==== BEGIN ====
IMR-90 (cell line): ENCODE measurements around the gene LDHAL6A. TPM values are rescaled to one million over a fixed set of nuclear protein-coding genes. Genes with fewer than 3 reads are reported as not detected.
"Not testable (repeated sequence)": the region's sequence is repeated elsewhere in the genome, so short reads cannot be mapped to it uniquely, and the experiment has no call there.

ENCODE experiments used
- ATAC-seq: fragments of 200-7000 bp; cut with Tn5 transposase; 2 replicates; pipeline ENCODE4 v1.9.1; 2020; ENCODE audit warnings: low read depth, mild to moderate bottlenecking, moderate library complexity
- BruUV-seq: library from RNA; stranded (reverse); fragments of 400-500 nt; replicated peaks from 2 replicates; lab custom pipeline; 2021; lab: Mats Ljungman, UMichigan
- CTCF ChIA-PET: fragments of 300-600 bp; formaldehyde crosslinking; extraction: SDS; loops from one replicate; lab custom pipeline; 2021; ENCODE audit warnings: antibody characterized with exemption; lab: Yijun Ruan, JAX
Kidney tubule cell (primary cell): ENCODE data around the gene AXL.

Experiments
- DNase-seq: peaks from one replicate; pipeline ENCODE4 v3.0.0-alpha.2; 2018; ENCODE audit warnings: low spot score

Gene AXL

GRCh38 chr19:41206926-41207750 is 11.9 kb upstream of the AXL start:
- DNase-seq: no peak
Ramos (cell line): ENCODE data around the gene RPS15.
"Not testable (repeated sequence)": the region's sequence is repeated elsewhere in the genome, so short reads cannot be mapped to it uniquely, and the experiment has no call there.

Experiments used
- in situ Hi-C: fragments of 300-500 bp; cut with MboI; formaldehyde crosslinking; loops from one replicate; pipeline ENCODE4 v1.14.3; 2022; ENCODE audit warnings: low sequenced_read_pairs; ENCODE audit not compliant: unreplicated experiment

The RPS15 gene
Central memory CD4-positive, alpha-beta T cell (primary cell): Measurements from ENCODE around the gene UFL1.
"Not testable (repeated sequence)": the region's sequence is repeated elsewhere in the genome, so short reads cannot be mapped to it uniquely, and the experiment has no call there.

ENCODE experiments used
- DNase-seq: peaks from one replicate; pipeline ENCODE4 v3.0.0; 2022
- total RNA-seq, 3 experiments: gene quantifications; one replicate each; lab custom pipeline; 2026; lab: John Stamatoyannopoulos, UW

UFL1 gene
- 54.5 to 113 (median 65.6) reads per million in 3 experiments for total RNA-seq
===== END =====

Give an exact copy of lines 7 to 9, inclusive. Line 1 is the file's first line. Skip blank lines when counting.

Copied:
Kidney tubule cell (primary cell): ENCODE data around the gene AXL.

Experiments
- DNase-seq: peaks from one replicate; pipeline ENCODE4 v3.0.0-alpha.2; 2018; ENCODE audit warnings: low spot score